Once again, the biggest bonus is the full Dolby Digital 5.1 soundtrack. Other than recent Stargate SG1 releases, this is the only TV series I’m aware of with a full 5.1 channel mix. Even better – this one is particularly active with extensive use being made of all five channels giving a much wider soundstage than is associated with most TV-DVD releases. I’d go as far as to say that the soundtrack here manages to rival, if not trounce, most big-budget science fiction movies.
One area that has caused some concern is the extras. Up until the Region 1 Series 1 discs began to appear, we didn’t think things could improve much over our Series 1 boxsets – however, we didn’t count on the US discs containing commentary tracks.
The Region 2 Series 2 discs seem to be continuing in much the same way as the previous boxsets. Extras are present – just not in huge quantities. In this release we get a selection of four deleted scenes – mainly cut for time reasons.
There are biographies on all of the main cast members – these are limited to two or three static pages of text and cover most of each person’s past work and their role in this series.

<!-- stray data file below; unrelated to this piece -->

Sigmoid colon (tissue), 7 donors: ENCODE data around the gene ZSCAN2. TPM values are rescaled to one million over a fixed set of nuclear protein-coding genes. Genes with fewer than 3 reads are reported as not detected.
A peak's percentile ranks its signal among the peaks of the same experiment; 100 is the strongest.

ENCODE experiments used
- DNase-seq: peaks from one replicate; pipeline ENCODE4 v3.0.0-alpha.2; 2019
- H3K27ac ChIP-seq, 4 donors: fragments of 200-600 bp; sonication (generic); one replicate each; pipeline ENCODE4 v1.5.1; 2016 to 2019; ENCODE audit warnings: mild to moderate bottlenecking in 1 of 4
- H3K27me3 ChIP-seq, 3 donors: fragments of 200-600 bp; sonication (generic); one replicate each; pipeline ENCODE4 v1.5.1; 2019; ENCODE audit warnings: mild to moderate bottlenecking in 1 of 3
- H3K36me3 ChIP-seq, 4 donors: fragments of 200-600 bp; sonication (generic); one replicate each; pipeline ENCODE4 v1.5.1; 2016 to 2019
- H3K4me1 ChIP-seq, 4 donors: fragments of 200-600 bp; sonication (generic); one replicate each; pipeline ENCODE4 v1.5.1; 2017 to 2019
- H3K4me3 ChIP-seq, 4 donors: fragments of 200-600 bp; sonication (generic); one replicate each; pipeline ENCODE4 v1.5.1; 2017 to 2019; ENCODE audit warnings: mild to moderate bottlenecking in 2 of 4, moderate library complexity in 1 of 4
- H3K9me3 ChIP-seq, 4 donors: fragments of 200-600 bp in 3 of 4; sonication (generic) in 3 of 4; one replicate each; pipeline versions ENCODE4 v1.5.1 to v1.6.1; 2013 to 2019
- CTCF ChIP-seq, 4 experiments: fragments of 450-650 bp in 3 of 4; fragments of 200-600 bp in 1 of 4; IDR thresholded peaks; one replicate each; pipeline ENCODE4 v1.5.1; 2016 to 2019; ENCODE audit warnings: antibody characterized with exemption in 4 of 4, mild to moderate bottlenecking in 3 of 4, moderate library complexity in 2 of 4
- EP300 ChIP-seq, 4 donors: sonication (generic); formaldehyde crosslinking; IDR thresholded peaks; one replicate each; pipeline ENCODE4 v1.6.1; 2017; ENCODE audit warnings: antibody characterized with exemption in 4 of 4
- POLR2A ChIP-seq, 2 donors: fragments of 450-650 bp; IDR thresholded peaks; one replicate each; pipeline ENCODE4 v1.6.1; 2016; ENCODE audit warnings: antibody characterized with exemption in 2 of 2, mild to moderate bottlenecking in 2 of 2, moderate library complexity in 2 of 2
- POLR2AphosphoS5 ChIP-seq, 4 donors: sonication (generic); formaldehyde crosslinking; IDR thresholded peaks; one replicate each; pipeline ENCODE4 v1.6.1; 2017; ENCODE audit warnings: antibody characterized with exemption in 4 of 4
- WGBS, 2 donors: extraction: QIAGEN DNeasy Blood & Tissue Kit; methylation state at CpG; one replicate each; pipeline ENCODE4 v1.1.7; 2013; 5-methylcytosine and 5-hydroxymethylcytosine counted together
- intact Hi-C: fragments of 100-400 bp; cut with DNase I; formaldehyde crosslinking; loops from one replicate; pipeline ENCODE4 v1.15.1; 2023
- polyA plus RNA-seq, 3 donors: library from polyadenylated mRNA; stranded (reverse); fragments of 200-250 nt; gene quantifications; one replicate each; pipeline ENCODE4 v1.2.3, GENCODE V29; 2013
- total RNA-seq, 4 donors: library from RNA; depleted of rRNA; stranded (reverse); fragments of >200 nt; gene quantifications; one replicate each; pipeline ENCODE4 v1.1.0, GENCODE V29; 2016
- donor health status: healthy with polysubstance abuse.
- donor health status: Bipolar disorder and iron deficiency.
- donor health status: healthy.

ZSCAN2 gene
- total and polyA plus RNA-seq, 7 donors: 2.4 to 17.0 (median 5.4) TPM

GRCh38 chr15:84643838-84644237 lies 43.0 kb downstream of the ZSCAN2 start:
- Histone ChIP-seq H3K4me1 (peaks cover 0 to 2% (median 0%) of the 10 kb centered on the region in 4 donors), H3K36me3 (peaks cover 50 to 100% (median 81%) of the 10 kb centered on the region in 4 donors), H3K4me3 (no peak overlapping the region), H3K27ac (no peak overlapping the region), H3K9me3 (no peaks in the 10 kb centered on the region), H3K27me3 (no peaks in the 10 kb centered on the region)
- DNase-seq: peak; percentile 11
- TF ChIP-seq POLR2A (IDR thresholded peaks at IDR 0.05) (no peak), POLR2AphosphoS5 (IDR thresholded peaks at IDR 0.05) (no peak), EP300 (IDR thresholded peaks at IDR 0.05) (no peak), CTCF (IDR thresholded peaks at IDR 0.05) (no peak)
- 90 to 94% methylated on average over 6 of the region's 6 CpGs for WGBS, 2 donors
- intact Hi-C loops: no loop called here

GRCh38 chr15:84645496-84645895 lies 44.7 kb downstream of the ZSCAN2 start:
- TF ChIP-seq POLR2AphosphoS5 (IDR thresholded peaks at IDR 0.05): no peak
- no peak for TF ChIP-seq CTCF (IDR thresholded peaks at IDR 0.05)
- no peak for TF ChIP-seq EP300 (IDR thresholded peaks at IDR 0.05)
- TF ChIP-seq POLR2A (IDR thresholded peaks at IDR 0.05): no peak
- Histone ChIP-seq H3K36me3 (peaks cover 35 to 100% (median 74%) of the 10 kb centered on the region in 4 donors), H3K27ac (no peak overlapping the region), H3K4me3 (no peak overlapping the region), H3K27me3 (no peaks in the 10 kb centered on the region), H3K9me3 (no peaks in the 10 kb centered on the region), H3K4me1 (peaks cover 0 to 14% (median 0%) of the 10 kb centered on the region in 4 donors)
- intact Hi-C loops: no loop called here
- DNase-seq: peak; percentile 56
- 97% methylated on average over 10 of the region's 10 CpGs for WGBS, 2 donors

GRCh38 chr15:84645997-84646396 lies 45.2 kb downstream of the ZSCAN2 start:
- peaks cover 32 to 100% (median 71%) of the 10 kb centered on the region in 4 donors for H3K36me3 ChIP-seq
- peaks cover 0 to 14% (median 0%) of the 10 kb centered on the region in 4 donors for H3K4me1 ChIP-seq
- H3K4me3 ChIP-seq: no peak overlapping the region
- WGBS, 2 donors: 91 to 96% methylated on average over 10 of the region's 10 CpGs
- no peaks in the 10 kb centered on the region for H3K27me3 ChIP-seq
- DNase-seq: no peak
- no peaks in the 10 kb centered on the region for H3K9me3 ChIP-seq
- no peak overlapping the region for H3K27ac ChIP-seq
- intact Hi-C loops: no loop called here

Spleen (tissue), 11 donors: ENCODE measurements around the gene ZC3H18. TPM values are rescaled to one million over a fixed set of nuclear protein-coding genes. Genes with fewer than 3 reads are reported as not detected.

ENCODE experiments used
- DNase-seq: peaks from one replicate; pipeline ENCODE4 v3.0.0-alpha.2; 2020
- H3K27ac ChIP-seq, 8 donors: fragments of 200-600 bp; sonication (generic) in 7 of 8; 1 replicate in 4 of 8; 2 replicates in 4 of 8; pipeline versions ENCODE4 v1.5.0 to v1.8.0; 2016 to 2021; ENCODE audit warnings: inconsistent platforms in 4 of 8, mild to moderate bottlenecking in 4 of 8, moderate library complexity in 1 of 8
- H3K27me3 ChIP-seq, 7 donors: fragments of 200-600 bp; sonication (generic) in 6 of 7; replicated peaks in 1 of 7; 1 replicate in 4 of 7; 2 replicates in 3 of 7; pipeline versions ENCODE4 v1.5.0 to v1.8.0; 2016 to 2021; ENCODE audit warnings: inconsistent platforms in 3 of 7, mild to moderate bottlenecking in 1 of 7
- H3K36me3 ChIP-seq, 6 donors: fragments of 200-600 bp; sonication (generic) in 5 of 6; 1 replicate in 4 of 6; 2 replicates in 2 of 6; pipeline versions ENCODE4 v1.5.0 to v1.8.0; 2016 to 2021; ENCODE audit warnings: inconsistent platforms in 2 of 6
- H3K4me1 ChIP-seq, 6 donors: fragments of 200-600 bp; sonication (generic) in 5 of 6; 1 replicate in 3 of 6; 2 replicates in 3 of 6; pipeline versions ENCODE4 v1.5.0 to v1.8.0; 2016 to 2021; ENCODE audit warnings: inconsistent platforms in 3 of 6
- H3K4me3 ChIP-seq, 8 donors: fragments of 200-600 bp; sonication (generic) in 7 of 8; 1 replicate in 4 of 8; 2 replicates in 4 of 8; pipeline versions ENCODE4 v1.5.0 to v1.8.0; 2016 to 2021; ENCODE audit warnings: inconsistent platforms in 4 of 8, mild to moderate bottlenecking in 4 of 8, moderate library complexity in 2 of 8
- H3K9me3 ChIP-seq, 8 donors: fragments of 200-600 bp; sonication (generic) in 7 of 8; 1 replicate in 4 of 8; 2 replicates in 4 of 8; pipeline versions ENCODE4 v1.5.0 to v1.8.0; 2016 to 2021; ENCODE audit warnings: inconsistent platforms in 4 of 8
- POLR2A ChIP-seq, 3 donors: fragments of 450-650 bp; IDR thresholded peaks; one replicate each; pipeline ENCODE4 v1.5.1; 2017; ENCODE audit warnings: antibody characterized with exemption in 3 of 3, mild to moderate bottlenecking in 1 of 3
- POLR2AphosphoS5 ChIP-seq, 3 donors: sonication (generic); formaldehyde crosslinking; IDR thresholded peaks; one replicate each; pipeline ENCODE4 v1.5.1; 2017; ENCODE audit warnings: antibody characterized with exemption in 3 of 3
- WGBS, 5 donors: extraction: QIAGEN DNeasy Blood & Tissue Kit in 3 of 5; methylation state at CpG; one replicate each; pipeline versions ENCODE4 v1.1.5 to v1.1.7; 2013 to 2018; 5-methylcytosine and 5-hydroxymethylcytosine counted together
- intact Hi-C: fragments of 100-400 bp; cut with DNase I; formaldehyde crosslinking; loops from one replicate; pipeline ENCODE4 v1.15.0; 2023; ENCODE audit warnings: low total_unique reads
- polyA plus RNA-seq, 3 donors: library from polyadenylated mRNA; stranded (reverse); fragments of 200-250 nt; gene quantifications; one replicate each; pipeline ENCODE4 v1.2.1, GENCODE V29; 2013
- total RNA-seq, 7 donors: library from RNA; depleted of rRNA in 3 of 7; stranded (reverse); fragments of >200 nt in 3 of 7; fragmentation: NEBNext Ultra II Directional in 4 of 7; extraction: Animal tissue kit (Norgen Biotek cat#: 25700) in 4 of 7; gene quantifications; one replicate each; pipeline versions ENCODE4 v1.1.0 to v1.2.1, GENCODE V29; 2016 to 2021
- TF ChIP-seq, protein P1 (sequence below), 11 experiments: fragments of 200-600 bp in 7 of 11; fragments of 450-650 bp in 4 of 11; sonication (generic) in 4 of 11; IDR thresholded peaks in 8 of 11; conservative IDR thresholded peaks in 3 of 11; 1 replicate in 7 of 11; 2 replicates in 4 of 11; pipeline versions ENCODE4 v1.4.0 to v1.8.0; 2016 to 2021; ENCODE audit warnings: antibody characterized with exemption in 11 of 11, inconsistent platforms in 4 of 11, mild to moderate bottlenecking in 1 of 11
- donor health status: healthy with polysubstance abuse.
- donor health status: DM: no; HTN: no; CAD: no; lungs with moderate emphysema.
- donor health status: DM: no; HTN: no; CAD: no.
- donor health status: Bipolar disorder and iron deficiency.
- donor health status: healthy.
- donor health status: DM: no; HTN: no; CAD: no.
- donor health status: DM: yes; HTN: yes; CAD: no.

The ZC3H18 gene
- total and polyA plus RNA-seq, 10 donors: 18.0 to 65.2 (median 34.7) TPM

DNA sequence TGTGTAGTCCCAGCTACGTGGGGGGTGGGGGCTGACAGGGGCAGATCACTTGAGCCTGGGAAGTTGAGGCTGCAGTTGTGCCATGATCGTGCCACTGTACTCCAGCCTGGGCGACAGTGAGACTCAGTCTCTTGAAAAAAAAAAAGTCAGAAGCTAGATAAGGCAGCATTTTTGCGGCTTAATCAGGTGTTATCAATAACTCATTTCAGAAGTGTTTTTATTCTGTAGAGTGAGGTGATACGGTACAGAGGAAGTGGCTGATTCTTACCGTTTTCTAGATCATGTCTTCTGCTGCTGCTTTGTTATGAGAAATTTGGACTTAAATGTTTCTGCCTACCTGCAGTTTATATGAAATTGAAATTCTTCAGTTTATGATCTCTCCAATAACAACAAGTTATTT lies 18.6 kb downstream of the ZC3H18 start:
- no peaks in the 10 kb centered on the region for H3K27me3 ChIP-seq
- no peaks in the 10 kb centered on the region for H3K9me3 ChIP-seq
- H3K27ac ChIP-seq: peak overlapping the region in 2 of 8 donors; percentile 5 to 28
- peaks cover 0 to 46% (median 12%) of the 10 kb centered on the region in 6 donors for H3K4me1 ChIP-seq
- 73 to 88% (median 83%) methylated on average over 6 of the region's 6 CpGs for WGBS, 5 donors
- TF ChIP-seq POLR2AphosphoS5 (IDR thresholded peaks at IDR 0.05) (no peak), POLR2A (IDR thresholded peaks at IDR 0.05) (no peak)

The gallery consists of mainly concept art and various special effects and makeup pieces. There are also shots of various gadgets used in the episodes on this disc.
Finally, we have a trailer for the second series which rounds of the package quite nicely and hints at some of the things we can look forward to in upcoming episodes.
Quite an impressive package for what is still a fairly low-profile TV series. If, as it seems likely, Contender continue in this fashion, the second series of Farscape should certainly deserve a place on most science fiction fans shelves. I can personally forgive the fact that we’re not getting the commentaries that may (or may not) appear on the Region 1 releases – the fact that we’re getting these discs anything up to a year earlier than the US more than makes up for this. Buy with confidence!
It’s the end, but the moment has been prepared for…